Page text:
Palisades Center Claims Clarkstown’s Restrictions On Mall Expansion Violates Constitutional Rights
By Tina Traster
The Palisades Center is back in federal court fighting a town-imposed restriction limiting its right to build out and lease an existing but unused 250,000-square-foot section on the mall’s fourth floor. The mall needs town and voter approval in order to expand.
Back in 2002, voters overwhelmingly said no to the mall’s expansion after the town held a referendum to release the mall from the “Restrictive Covenant,” that prohibits expansion.
“We’ve been given the opportunity to re-argue and reframe our position in front of the same judge.”
Although part of the $50 million lawsuit was dismissed back in June, U.S. District Judge Nelson Roman gave EklecCo NewCo, the Delaware-based LLC that owns Palisades Center, the chance to “amend its complaint” to show that other developments in town that were built in the three years prior to the August 2016 suit was filed were not subject to similar restrictions.
In the June 18th decision, the judge dismissed EklecCo’s 5th amendment claim outright, but allowed the company to re-plead the portion of the case that deals with their 14th amendment rights guaranteeing equal protection under the law.
“We’ve been given the opportunity to re-argue and reframe our position in front of the same judge,” said David Aitken, director of government affairs for Pyramid Management Group LLC, the mall’s management group.
At issue is an agreement the Palisades Center’s developers say they were compelled to accept – that any expansion of the 1.85 million of leasable space would require both town and voter approval. The mall wants to expand into 250,000 square feet of leasable space within its existing footprint.
Last fall, the Palisades Center acted on the federal court’s invitation to amend its complaint. The amendment argues that The Shops at Nanuet was not subjected to similar restrictions and can expand without voter approval. On October 25, 2018, the Town sought to dismiss the case, asserting, among other things, that the Shops at Nanuet and the Palisades Mall are not comparable properties.
That motion is still pending
Councilman Donald Franchino, whose ward includes the Palisades Center, says the mall should be allowed to expand into its empty space without a “permissive referendum”, or voter approval. “This is not 20 years ago,” said Franchino. “It’s long overdue. The mall should be allowed to expand. Sales from the mall represent the lion’s share of the town’s tax revenue.”
The center paid $23.5 million in annual sales tax and $21.4 million in property taxes in 2018.
This year the Palisades Center is celebrating its 20th anniversary. The mall has become an integral part of Clarkstown, and Rockland, both as a destination for dining, shopping and entertainment, and as a partner to myriad nonprofits and their causes. Center officials say the mall is the 3rd largest shopping, dining and entertainment destination in New York, and the 12th largest in the country. Recent studies show 98% of mall visitors come from outside Clarkstown and 76% visit from outside the county.
But the challenge going forward is to keep the center fresh, dynamic and up to date with offerings beyond shopping and dining. In 2018 more than 146 million square feet of retail space disappeared from malls and shopping malls. Amazon and e-commerce have taken a tremendous bite out of retail sales across the board. J.C. Penney recently closed its mall store. Many chain stores are closing stores in rapid succession. Lord & Taylor, one of the mall’s anchors, is also closing multiple stores, including its flagship store in Manhattan. The children’s clothing retailer Gymboree is filing for bankruptcy for a second time in two years and will close its remaining 900 stores, according to media reports. That includes its store in the Palisades Center.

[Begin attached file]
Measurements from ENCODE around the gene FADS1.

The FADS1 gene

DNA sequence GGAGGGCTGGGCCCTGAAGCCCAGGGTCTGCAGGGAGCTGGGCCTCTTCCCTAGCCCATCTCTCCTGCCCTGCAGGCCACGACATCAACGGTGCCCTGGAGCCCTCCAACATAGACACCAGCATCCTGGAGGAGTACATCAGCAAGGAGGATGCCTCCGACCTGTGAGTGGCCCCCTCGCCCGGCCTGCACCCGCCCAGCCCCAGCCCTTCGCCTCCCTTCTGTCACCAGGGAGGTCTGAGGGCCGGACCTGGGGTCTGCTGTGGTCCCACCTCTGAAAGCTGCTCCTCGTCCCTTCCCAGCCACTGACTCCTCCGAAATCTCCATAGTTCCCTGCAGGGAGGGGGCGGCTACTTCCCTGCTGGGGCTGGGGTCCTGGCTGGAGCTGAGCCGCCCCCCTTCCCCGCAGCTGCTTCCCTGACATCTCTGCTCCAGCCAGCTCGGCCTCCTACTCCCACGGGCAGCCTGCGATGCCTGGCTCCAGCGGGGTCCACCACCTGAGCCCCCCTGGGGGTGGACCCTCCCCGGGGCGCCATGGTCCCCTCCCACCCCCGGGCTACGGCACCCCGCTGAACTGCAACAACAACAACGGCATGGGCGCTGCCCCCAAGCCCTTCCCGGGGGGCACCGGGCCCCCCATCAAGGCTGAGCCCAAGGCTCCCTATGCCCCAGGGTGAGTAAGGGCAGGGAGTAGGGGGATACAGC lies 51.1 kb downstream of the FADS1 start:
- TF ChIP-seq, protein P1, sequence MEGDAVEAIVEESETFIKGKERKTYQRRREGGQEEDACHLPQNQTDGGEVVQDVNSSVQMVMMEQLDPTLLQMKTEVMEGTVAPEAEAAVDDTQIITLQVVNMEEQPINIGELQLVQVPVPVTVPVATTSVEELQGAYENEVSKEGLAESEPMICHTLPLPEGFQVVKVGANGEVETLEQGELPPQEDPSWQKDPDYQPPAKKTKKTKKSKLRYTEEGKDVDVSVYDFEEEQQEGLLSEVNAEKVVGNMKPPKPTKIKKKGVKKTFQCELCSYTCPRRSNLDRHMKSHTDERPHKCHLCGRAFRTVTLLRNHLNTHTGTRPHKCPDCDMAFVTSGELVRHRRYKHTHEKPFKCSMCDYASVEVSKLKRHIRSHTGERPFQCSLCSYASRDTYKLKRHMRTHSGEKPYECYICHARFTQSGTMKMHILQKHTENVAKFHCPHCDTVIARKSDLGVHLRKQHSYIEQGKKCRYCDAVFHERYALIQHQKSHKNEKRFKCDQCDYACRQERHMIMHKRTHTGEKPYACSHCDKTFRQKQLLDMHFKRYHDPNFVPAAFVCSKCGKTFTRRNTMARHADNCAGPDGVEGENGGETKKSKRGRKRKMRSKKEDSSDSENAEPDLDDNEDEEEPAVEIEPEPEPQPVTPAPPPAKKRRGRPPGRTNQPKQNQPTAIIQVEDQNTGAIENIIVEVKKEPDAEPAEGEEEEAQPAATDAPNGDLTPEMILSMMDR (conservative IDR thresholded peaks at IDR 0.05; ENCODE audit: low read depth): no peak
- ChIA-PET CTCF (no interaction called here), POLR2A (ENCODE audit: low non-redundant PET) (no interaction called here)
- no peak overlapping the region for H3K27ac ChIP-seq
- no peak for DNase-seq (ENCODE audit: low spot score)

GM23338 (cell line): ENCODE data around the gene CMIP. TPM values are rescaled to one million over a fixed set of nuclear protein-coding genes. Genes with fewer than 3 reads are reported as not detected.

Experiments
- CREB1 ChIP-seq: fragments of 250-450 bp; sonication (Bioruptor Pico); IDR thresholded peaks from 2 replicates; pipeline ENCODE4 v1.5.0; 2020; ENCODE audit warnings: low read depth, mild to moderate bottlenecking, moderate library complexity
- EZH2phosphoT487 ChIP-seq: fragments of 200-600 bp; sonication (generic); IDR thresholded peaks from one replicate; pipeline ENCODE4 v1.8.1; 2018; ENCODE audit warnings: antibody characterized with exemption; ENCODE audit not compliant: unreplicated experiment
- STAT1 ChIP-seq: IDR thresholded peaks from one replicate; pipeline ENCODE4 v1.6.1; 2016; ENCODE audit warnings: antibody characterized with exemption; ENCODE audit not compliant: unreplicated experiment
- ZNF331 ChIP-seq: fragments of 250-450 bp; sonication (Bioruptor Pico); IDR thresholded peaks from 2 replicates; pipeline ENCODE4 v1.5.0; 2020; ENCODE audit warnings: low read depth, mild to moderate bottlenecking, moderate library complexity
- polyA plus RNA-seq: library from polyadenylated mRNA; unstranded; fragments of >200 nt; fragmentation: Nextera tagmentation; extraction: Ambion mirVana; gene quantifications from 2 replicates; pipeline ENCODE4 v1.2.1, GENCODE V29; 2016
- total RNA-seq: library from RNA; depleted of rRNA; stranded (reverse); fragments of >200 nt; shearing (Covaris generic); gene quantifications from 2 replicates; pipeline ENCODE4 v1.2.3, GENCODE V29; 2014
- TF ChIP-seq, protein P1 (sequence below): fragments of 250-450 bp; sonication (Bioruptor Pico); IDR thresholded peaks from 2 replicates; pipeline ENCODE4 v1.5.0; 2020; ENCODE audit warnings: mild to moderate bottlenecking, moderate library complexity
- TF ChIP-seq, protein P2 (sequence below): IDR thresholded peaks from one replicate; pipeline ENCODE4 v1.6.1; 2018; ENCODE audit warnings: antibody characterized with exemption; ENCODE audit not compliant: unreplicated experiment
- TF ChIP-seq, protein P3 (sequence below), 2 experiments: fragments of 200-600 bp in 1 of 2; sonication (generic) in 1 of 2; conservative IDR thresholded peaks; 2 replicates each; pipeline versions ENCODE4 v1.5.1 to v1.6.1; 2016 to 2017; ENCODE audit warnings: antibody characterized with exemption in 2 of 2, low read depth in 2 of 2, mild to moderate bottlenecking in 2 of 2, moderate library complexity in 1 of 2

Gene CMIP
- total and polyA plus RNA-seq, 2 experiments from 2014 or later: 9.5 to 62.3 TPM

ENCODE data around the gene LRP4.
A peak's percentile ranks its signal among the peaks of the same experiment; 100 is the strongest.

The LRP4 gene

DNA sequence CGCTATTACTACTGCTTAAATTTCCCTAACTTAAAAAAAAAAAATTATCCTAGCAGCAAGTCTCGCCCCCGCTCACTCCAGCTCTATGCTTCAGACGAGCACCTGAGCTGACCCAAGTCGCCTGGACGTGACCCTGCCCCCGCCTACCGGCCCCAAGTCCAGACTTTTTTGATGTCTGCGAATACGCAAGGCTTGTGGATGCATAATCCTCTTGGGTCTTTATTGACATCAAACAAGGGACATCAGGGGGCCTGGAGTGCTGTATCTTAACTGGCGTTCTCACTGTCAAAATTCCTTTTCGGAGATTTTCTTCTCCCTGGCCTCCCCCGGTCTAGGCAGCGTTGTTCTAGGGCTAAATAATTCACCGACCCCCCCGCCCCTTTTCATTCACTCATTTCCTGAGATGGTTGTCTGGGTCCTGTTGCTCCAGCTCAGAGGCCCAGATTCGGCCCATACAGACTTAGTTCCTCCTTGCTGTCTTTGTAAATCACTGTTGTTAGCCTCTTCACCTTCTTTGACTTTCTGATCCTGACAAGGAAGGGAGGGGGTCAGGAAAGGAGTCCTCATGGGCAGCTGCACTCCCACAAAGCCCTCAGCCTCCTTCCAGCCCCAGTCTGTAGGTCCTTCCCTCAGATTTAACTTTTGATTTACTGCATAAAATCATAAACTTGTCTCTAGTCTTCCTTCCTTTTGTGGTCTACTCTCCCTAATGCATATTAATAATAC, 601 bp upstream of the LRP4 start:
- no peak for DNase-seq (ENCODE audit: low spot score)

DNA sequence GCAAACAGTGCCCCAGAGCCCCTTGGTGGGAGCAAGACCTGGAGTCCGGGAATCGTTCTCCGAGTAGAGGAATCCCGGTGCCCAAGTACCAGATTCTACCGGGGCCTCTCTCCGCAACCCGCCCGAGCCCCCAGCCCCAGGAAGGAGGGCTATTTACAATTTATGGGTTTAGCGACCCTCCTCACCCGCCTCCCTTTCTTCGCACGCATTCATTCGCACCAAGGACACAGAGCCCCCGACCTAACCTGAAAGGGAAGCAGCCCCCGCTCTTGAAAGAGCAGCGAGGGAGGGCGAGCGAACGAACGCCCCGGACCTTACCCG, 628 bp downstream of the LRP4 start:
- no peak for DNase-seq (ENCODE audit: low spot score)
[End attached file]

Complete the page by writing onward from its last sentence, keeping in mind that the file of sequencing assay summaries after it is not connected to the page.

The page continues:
Aitken says the Palisades Center is 92% leased but center officials are worried about the impact the American Dream Meadowlands will have when it opens in the spring. The $3 billion retail and entertainment destination, which is being built by developer Triple Five, is a concept without parallel.
Palisades Center officials say the “experiential” tenant category is the fastest growing element at malls. The unused 250,000 square feet of space is situated on the fourth floor, which has the height for these kinds of attractions.
The American Dream Mall, which will be 55% entertainment, will include an 8-acre water park, an 8.5-acre Nickelodeon Universe theme with two record-setting rollercoasters — the Spinning Coaster, the tallest and longest free-spinning coaster in the world, and the Euro-Fighter. It is expected to be the largest indoor theme park in the western hemisphere when it is complete.
There will be a huge LEGOLAND Discovery Center with a 4-D cinema, LEGO brick pool, rides, and classes for kids. There will also be the first Sea Life aquarium in New Jersey. It will feature a tropical ocean tan with a walk-through underwater tunnel.
Ski and snowboarding lessons will be available at the largest indoor ski slope in the western hemisphere. There will also be an ice-climbing wall and an NHL-size hockey rink.
KidZania, a miniature city run by kids 4 to 14 years old, will have its own currency and companies like Honda, Sony, Kellogg’s, Coca-Cola and others have sponsored businesses and landmarks in the attraction.
Moviegoers will be able to smell scents in the films they watch in Cinemex’s 1,400-seat, dine-in movie theater with X4D technology. A hotel is in the planning stages and could open a year after American Dream.
Between 30 and 40 million people are expected to visit American Dream within its first year of opening.